Turn Excel Into a Financial Sleuth

One of our small business clients—we’ll call him Bob—recently expanded his one-store, family-run retail operation into a four-store chain. As many small business owners have to do, Bob had to relinquish some hands-on control when his business grew. He had to hire new employees for each store, and he worried about the possibility of bookkeeping errors and, even worse, fraud.

Adding to his concern was his need to install modern electronic technologies to link the four locations. Instead of trusted family members responsible for a single cash register, Bob now had many operators at point-of-sale (POS) terminals and purchasing agents in different locations handling electronic disbursements to hundreds of vendors—an ideal environment for irregularities.

The POS system produced spreadsheets that tracked daily sales, returns and disbursement data—all of which could be aggregated by employee. While the POS tool could generate custom financial reports useful for decision making, it was unable to spot clues about irregularities.

That’s where we came into the picture as consultants. We suggested running a digital-analysis process based on Benford’s Law, which can detect irregularities in large data sets. We told Bob he didn’t need to buy any special software to use the process, and that with a few modifications, Excel could do the job. As it turned out, the process paid off handsomely. Within a few weeks it revealed irregularities in a sample of cash disbursements to vendors, and after further investigation, Bob concluded that one of his new employees probably was committing fraud.

This article will explain how you can turn Excel into a financial detective by using Benford’s Law and customize Excel programs to perform sophisticated digital analyses that can uncover errors and fraud.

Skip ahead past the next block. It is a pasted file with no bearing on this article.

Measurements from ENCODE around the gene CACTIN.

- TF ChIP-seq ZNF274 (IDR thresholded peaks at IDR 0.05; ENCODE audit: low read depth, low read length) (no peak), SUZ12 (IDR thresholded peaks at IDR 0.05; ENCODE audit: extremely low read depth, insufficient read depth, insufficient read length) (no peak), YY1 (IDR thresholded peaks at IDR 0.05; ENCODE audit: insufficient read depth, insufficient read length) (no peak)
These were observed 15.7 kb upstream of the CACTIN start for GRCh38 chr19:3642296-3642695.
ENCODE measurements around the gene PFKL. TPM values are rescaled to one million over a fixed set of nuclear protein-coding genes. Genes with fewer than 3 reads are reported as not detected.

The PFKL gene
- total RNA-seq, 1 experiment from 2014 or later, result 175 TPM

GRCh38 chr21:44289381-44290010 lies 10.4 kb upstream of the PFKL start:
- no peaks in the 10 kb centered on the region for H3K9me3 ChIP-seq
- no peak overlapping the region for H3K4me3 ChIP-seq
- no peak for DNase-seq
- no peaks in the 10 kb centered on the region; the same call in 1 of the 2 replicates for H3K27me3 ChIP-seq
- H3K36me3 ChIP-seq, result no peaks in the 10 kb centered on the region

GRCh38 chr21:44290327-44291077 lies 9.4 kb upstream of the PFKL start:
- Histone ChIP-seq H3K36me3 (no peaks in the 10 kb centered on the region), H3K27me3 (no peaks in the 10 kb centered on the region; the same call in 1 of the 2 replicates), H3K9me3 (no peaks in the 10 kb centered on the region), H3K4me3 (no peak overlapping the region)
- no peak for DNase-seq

Benford’s Law predicts the occurrence of digits in large sets of numbers. Simply put, it states that we can expect some digits to occur more often than others. For example, the numeral 1 should occur as the first digit in any multiple-digit number about 31% of the time, while 9 should occur as the first digit only 5% of the time. We also can apply the law to determine the expected occurrence of the second digit of a number, the first two digits of a number and other combinations.

How can such predictions red-flag an irregularity? When someone creates false transactions or commits a data-entry error, the resulting numbers often deviate from the law’s expectations. This is true when someone creates random numbers or intentionally keeps certain transactions below required authorization levels. When Excel spots the deviation, it raises a red flag. Considerable statistical research supports the effectiveness of Benford’s Law, making it a valuable tool for CPAs. The technique isn’t guaranteed to detect fraud in all situations but is useful in analyzing the credibility of accounting records.

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